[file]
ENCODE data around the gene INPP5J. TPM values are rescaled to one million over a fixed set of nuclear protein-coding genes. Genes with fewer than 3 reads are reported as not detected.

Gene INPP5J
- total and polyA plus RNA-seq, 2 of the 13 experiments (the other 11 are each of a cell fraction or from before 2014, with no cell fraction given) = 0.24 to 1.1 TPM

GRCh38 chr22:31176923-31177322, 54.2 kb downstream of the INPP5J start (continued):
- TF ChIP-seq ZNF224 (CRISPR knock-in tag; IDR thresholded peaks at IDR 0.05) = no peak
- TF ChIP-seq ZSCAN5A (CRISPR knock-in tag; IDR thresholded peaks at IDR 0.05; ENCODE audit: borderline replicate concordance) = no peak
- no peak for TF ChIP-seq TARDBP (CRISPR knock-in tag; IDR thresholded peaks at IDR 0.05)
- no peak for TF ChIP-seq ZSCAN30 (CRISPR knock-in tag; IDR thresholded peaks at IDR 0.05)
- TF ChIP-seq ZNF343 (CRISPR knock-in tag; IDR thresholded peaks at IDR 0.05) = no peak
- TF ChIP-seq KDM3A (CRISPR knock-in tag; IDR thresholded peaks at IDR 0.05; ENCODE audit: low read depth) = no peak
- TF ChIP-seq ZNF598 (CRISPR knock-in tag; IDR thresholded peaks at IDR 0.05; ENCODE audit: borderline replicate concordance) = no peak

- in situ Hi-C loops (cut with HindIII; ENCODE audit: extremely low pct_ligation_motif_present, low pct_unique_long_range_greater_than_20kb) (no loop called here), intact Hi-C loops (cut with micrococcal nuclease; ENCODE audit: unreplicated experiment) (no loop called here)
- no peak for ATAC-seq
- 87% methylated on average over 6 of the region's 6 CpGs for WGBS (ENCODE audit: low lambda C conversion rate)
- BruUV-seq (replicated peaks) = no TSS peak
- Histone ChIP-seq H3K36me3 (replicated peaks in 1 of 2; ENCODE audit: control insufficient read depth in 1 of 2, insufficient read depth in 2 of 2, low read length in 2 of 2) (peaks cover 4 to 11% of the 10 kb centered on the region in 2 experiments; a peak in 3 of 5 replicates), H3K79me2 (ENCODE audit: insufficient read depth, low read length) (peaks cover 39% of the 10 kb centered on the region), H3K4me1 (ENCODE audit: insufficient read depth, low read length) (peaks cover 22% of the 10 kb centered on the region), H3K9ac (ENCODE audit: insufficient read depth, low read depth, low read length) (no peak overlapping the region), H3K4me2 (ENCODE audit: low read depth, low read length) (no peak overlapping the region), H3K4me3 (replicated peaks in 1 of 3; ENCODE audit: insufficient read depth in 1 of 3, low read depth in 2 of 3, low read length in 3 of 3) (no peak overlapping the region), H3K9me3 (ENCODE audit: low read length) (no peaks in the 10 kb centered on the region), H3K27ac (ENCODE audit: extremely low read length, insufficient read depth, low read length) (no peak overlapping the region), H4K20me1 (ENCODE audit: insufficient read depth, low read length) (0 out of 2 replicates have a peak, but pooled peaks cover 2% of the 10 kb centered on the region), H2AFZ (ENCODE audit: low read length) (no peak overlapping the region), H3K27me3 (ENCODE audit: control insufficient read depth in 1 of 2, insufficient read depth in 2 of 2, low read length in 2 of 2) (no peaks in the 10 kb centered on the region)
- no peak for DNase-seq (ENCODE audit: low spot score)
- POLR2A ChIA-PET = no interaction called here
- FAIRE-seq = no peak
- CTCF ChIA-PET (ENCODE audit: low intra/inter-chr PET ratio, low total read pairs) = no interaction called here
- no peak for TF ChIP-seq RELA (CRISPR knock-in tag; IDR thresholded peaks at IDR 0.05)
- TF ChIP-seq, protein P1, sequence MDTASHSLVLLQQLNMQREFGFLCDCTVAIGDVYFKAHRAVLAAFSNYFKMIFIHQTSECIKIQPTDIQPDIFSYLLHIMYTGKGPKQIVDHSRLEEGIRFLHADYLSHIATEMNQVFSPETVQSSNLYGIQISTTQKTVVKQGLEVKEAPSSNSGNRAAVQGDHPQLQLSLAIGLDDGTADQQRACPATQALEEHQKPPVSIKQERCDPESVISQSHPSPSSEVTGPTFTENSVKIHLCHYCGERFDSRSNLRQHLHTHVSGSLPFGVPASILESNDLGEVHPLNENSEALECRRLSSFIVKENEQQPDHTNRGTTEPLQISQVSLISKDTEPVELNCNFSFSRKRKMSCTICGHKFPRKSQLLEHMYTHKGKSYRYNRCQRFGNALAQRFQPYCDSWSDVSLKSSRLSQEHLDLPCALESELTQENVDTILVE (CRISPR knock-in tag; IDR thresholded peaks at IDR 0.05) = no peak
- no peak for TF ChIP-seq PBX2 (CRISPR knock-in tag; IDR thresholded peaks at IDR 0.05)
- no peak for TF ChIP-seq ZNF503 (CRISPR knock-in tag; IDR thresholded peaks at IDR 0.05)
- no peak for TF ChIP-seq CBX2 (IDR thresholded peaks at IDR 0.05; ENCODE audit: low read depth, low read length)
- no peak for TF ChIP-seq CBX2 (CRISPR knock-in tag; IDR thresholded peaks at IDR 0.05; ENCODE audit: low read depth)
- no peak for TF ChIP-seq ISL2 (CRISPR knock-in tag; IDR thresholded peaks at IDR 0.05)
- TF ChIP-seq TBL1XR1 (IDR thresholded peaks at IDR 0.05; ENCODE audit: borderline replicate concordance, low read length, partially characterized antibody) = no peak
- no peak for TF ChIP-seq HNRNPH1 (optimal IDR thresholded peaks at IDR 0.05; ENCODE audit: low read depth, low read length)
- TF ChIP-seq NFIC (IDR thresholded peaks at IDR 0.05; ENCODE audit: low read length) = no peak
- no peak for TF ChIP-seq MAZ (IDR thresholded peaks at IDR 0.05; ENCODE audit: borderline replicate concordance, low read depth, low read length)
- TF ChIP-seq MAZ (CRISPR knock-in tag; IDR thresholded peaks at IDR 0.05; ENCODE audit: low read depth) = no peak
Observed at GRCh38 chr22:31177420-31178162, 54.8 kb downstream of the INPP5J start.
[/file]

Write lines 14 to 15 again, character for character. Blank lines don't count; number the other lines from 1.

- 87% methylated on average over 6 of the region's 6 CpGs for WGBS (ENCODE audit: low lambda C conversion rate)
- BruUV-seq (replicated peaks) = no TSS peak